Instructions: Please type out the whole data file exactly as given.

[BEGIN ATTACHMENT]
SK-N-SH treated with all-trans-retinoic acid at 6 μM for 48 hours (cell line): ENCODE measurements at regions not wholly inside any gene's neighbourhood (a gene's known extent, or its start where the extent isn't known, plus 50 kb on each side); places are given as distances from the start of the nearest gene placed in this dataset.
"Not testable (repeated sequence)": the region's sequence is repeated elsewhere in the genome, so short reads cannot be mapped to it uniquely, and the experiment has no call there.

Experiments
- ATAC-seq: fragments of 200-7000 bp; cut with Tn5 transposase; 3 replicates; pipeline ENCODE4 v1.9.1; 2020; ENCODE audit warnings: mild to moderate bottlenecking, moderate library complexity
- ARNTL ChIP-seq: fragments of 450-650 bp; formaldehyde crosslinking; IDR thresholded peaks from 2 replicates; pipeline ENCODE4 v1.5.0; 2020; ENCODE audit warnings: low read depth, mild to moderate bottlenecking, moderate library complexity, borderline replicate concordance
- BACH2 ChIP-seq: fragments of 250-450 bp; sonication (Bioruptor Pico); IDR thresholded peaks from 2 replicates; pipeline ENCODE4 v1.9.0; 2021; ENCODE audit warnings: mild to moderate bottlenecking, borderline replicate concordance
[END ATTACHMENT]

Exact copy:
SK-N-SH treated with all-trans-retinoic acid at 6 μM for 48 hours (cell line): ENCODE measurements at regions not wholly inside any gene's neighbourhood (a gene's known extent, or its start where the extent isn't known, plus 50 kb on each side); places are given as distances from the start of the nearest gene placed in this dataset.
"Not testable (repeated sequence)": the region's sequence is repeated elsewhere in the genome, so short reads cannot be mapped to it uniquely, and the experiment has no call there.

Experiments
- ATAC-seq: fragments of 200-7000 bp; cut with Tn5 transposase; 3 replicates; pipeline ENCODE4 v1.9.1; 2020; ENCODE audit warnings: mild to moderate bottlenecking, moderate library complexity
- ARNTL ChIP-seq: fragments of 450-650 bp; formaldehyde crosslinking; IDR thresholded peaks from 2 replicates; pipeline ENCODE4 v1.5.0; 2020; ENCODE audit warnings: low read depth, mild to moderate bottlenecking, moderate library complexity, borderline replicate concordance
- BACH2 ChIP-seq: fragments of 250-450 bp; sonication (Bioruptor Pico); IDR thresholded peaks from 2 replicates; pipeline ENCODE4 v1.9.0; 2021; ENCODE audit warnings: mild to moderate bottlenecking, borderline replicate concordance